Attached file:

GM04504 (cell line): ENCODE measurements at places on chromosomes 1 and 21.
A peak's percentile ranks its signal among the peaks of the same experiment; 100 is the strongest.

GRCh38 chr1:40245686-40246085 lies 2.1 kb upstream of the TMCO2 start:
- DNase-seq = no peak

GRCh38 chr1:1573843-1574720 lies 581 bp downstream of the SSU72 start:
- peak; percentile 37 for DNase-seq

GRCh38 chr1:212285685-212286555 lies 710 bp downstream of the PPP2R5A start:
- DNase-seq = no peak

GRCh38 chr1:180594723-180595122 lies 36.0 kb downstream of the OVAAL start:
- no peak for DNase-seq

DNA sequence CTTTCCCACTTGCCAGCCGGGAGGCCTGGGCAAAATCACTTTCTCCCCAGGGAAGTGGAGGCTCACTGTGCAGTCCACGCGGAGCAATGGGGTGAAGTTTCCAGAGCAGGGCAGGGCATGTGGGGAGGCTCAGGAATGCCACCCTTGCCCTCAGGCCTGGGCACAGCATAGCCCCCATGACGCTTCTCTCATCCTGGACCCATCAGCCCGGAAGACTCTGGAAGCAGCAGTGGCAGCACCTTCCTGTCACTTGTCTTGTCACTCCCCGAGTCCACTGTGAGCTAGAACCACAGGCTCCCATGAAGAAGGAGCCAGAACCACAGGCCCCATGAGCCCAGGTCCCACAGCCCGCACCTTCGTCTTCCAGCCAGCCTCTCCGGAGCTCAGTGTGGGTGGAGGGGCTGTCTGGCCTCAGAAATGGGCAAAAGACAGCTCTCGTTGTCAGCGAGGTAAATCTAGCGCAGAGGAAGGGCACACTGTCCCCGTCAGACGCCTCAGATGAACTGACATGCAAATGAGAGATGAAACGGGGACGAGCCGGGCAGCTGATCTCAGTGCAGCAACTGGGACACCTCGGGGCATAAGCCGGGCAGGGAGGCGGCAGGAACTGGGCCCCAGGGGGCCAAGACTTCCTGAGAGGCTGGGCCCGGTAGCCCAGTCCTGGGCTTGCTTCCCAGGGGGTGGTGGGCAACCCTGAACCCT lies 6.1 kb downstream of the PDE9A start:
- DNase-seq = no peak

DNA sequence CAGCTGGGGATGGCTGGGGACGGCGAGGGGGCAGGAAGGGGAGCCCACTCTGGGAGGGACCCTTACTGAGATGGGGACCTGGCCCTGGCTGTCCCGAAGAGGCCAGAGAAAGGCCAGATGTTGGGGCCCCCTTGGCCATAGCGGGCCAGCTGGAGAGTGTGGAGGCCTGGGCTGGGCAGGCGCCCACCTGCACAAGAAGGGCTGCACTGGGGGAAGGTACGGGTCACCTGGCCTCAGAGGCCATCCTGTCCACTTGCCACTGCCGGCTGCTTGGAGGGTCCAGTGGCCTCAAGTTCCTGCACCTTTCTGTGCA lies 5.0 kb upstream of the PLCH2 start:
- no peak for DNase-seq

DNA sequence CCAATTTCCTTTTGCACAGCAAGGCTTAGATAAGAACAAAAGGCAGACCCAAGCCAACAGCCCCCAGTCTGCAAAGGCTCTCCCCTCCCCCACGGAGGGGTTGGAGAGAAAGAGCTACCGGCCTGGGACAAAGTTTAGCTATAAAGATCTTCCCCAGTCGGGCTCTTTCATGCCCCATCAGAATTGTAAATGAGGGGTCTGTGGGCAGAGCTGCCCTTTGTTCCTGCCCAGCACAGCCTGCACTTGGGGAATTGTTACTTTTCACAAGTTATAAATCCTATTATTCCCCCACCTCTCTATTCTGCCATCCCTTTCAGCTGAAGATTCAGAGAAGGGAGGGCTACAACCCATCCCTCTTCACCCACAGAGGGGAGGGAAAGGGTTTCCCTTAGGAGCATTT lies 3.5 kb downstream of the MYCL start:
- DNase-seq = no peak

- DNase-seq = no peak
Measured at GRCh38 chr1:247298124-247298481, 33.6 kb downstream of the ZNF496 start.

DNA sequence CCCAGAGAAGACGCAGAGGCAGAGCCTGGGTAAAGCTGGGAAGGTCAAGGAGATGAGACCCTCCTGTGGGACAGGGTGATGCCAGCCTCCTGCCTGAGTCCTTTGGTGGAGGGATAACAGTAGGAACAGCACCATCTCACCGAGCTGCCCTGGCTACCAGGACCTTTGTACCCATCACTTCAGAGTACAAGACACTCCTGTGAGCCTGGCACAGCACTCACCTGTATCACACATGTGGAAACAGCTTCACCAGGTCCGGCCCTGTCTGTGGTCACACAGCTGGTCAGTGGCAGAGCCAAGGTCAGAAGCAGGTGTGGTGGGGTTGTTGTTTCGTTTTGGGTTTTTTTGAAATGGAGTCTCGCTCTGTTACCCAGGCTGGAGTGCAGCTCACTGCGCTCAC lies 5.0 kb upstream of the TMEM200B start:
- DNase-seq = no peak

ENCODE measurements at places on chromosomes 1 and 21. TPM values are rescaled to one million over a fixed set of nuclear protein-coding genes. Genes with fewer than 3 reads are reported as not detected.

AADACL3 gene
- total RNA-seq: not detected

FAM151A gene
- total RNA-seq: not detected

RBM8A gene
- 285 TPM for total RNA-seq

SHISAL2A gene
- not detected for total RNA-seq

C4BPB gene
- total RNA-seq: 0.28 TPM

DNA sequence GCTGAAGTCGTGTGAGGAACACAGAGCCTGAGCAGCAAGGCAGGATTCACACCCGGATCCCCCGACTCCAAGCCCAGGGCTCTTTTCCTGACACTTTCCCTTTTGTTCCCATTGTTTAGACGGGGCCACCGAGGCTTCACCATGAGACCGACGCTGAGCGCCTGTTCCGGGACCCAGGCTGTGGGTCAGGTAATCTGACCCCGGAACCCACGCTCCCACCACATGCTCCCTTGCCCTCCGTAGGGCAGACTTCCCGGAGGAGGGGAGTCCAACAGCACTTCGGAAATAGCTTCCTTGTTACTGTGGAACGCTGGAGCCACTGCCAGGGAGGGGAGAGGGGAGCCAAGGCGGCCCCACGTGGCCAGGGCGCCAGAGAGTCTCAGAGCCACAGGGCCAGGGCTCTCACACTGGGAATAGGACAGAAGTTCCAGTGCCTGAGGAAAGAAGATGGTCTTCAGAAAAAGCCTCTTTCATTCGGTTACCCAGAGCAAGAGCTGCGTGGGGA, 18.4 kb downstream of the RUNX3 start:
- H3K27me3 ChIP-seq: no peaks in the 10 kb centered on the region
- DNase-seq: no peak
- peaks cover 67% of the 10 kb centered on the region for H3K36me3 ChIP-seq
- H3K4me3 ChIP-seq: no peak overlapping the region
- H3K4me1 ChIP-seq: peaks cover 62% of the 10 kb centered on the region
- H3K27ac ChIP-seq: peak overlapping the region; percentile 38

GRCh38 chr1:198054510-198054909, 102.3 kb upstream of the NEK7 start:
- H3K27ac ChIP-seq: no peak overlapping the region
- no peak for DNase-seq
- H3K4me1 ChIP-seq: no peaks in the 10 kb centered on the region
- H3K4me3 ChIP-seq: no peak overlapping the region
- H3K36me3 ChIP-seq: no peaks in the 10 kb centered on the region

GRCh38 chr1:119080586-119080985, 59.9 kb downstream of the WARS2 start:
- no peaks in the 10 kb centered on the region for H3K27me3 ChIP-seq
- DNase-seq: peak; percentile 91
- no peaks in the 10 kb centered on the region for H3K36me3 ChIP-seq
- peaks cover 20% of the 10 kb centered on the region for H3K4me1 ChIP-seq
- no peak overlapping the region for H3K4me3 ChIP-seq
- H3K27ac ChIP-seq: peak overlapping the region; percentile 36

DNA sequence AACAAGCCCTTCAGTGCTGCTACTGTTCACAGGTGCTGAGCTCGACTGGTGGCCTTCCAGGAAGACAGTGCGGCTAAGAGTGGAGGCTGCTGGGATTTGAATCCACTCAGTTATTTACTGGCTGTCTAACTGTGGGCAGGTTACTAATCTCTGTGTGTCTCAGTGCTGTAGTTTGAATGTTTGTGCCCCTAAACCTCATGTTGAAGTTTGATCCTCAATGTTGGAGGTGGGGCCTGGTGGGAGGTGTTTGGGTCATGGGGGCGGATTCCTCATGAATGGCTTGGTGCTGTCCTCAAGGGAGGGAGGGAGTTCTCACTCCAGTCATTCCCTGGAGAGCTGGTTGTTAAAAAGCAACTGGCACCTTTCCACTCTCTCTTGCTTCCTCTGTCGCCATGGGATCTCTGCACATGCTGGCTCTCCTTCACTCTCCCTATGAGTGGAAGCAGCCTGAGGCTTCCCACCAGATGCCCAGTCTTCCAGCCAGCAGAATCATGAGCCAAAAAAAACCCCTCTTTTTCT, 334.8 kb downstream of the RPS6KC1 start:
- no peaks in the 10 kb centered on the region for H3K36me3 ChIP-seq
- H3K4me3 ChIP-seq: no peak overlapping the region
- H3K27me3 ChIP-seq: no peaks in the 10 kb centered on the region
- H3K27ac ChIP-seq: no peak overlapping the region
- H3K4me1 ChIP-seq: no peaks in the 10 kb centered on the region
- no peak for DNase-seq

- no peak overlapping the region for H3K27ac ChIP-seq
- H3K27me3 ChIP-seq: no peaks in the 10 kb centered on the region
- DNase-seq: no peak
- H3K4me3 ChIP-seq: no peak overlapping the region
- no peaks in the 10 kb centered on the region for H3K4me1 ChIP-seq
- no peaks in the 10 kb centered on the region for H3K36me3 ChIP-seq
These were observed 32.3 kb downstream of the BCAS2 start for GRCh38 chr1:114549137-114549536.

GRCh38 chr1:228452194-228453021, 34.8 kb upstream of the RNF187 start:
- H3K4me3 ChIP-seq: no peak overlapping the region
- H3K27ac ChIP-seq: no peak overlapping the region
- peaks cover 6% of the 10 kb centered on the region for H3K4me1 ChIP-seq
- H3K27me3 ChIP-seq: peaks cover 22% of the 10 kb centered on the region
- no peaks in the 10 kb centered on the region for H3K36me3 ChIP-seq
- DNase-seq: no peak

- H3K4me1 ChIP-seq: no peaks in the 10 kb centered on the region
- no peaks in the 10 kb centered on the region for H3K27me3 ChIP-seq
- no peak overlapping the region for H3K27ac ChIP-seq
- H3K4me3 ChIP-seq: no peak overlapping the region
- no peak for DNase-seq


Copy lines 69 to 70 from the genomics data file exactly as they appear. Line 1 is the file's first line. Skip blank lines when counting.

- peaks cover 6% of the 10 kb centered on the region for H3K4me1 ChIP-seq
- H3K27me3 ChIP-seq: peaks cover 22% of the 10 kb centered on the region